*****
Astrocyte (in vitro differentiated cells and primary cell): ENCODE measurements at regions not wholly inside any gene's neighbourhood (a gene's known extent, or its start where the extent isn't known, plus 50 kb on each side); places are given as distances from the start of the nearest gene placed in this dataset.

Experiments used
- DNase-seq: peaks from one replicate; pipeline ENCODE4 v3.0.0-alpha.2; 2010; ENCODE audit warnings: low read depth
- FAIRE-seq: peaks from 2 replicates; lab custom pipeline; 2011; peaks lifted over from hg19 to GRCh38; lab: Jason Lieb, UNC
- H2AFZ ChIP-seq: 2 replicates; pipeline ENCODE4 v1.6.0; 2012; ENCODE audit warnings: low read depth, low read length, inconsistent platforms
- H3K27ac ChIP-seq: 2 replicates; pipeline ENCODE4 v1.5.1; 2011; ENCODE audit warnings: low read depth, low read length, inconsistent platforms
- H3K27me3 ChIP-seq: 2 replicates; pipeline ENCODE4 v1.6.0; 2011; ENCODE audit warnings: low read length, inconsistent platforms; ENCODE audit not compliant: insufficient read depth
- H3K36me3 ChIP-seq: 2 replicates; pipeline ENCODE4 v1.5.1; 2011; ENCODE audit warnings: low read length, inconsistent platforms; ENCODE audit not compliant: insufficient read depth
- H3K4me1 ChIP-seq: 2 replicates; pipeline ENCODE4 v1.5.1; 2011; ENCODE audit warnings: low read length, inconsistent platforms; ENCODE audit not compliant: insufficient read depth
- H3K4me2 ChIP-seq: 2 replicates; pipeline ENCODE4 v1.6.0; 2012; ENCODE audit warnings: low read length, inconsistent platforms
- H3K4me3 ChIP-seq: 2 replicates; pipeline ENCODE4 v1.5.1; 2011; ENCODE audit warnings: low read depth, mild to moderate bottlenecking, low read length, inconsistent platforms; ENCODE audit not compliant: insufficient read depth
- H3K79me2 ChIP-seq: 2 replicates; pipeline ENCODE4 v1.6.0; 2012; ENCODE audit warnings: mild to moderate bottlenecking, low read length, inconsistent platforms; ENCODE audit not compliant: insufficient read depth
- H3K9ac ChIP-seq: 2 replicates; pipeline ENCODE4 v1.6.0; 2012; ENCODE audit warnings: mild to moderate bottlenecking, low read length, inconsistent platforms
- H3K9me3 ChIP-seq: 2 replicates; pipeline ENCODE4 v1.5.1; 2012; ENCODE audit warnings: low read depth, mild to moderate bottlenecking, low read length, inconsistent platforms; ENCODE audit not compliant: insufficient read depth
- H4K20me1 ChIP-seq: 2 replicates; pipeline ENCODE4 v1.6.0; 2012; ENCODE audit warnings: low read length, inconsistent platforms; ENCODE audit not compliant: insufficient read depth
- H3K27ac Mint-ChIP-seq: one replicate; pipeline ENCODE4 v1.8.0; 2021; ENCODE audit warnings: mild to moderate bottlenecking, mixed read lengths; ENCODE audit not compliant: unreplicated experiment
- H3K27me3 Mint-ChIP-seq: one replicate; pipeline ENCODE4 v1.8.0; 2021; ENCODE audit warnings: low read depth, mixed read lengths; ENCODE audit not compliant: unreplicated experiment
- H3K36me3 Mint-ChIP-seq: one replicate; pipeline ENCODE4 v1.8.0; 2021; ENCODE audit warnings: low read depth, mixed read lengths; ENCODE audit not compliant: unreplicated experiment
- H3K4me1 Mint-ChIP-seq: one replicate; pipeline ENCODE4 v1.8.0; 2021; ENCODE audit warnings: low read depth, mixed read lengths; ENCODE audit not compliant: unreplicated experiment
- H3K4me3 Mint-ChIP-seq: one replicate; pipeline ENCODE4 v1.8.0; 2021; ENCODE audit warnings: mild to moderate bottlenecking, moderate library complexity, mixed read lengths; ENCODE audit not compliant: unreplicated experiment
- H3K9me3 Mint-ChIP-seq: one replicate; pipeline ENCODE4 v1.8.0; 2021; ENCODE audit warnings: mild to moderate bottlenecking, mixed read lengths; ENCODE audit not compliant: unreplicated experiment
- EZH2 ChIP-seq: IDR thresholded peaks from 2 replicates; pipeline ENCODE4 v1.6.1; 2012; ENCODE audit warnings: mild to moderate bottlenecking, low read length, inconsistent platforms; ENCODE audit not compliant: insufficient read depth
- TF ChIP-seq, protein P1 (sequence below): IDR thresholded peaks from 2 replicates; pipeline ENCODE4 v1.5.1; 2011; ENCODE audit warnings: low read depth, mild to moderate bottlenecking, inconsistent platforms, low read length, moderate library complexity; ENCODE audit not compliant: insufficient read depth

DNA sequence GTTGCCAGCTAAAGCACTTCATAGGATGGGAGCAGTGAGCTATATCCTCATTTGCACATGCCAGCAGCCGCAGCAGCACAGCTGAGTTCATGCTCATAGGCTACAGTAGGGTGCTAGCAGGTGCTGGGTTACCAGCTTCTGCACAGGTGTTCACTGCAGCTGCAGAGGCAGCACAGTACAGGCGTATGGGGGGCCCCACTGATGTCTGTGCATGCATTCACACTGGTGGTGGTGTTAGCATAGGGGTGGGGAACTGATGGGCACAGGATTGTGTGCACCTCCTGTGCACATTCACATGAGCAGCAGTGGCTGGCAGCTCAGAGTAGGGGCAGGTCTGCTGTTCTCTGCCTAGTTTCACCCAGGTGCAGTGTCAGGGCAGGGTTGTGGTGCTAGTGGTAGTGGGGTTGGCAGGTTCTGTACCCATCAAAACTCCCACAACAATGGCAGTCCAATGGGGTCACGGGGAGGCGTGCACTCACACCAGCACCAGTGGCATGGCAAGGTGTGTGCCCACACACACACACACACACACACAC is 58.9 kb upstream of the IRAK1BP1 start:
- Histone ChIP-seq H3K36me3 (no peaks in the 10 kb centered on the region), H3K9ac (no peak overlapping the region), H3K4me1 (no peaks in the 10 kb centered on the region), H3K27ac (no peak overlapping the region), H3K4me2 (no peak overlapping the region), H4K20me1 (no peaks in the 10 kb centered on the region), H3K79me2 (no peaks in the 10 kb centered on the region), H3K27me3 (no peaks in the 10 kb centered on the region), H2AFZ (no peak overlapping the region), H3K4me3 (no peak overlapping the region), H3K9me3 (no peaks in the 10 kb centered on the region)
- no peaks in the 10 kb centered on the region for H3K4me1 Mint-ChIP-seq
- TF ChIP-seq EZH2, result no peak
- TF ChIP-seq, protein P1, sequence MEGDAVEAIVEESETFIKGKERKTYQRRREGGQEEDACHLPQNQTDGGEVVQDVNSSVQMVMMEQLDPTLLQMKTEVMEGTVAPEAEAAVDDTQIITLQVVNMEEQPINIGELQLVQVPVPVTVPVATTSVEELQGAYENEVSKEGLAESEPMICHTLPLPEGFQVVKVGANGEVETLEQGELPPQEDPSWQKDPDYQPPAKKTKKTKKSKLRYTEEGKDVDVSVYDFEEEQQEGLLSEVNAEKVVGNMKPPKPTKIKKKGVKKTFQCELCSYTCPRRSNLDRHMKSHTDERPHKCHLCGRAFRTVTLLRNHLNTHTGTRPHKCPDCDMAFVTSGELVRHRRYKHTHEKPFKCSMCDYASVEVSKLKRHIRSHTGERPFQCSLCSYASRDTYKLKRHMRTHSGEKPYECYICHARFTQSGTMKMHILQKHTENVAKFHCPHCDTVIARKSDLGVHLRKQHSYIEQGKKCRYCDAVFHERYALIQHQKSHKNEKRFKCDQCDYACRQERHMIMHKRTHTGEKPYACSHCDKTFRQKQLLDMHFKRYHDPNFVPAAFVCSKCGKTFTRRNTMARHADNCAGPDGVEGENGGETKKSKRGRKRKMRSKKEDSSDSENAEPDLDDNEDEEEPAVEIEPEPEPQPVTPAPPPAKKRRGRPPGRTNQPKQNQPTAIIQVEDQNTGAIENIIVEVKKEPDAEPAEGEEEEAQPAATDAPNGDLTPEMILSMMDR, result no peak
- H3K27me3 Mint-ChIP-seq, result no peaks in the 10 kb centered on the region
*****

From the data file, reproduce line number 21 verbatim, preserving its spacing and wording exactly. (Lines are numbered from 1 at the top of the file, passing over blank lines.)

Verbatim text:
- H3K9me3 Mint-ChIP-seq: one replicate; pipeline ENCODE4 v1.8.0; 2021; ENCODE audit warnings: mild to moderate bottlenecking, mixed read lengths; ENCODE audit not compliant: unreplicated experiment